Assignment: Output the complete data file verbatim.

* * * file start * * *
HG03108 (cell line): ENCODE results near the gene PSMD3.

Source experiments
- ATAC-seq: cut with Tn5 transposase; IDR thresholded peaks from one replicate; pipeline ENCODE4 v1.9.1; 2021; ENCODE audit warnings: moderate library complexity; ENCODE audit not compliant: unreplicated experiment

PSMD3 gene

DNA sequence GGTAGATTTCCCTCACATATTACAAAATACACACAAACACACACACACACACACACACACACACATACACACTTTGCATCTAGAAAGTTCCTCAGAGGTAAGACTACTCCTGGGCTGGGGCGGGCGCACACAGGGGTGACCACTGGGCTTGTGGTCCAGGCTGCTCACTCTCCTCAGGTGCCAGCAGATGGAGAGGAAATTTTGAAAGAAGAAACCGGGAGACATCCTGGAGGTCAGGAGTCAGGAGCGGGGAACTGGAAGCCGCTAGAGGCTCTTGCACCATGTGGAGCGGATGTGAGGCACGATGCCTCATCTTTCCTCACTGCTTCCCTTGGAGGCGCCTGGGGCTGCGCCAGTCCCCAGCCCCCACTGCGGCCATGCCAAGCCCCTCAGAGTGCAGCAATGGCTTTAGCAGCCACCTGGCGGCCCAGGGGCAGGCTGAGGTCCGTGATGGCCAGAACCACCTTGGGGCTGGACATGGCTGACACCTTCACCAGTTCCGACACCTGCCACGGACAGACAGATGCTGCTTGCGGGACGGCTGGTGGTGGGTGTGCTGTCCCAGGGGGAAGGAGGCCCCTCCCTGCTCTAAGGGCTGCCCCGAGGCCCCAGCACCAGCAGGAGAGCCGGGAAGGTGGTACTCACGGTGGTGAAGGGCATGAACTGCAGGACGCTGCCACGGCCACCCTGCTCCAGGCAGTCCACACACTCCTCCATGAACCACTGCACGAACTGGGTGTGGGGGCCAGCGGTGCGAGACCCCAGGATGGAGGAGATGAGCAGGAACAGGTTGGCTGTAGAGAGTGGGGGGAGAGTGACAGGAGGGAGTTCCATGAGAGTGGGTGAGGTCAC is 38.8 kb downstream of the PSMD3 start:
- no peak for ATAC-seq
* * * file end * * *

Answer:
HG03108 (cell line): ENCODE results near the gene PSMD3.

Source experiments
- ATAC-seq: cut with Tn5 transposase; IDR thresholded peaks from one replicate; pipeline ENCODE4 v1.9.1; 2021; ENCODE audit warnings: moderate library complexity; ENCODE audit not compliant: unreplicated experiment

PSMD3 gene

DNA sequence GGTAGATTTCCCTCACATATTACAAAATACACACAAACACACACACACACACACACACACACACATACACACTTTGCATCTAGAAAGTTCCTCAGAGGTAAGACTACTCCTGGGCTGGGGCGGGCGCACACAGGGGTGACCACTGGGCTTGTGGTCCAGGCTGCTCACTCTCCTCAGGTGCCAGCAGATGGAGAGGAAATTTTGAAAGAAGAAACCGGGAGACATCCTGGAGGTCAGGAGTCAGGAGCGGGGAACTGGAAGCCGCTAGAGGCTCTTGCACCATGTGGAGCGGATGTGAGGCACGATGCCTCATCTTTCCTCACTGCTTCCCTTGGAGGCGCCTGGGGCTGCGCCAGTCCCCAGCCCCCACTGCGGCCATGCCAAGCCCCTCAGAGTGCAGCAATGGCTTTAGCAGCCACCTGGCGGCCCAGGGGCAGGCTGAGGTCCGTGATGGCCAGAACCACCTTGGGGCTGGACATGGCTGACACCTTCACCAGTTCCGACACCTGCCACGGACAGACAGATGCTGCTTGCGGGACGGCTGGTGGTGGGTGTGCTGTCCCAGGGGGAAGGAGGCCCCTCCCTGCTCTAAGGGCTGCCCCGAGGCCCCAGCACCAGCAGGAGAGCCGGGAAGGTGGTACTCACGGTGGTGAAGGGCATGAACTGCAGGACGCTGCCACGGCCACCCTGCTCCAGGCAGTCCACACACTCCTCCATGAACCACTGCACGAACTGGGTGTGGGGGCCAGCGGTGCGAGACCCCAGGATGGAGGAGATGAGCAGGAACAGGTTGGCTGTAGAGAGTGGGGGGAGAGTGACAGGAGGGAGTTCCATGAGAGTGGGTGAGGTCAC is 38.8 kb downstream of the PSMD3 start:
- no peak for ATAC-seq